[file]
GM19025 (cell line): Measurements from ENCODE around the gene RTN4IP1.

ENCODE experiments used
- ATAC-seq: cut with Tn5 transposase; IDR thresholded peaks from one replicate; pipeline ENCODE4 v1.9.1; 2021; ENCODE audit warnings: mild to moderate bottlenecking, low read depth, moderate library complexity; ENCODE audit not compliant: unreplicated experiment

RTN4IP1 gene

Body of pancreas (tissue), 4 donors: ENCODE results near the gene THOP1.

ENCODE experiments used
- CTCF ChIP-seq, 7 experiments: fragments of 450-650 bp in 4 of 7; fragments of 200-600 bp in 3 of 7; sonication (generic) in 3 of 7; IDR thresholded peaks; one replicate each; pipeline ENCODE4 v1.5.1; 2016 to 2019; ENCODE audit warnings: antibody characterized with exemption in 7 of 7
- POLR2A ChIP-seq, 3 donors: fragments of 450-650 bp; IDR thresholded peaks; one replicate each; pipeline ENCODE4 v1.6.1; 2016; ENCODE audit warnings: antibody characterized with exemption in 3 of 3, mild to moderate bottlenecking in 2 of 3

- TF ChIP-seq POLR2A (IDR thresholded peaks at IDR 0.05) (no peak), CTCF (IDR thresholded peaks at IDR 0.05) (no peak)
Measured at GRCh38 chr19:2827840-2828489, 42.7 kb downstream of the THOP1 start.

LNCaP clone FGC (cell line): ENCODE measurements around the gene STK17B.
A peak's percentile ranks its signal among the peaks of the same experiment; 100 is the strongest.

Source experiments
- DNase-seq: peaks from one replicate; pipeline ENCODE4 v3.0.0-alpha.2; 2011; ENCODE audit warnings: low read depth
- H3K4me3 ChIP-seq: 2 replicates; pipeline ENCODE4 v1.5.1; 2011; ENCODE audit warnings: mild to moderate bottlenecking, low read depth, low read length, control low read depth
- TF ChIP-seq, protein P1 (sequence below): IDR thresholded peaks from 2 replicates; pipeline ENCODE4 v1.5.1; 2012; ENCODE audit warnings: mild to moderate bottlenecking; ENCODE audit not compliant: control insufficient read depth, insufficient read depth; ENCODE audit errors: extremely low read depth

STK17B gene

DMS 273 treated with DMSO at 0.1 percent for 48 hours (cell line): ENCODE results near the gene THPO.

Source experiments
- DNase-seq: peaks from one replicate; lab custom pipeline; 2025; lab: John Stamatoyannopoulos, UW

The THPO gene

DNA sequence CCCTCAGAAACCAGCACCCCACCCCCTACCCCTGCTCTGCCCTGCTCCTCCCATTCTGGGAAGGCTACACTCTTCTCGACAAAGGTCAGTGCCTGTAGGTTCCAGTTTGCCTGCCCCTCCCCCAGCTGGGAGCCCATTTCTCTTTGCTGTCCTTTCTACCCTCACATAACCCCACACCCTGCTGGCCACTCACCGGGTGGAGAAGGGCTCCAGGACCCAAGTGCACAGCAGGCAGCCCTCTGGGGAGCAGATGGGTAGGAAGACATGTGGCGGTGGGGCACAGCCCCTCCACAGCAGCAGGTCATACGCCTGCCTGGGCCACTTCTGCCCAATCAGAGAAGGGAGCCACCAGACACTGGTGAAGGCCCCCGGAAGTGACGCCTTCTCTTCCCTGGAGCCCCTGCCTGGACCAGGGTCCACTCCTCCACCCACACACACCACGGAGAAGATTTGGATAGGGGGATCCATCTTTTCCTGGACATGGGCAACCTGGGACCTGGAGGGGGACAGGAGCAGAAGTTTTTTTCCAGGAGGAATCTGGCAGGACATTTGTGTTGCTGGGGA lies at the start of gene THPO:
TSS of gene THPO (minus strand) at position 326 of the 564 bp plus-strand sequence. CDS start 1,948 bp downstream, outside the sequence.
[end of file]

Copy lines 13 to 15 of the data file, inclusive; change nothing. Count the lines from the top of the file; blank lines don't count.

Source experiments
- DNase-seq: peaks from one replicate; pipeline ENCODE4 v3.0.0-alpha.2; 2011; ENCODE audit warnings: low read depth
- H3K4me3 ChIP-seq: 2 replicates; pipeline ENCODE4 v1.5.1; 2011; ENCODE audit warnings: mild to moderate bottlenecking, low read depth, low read length, control low read depth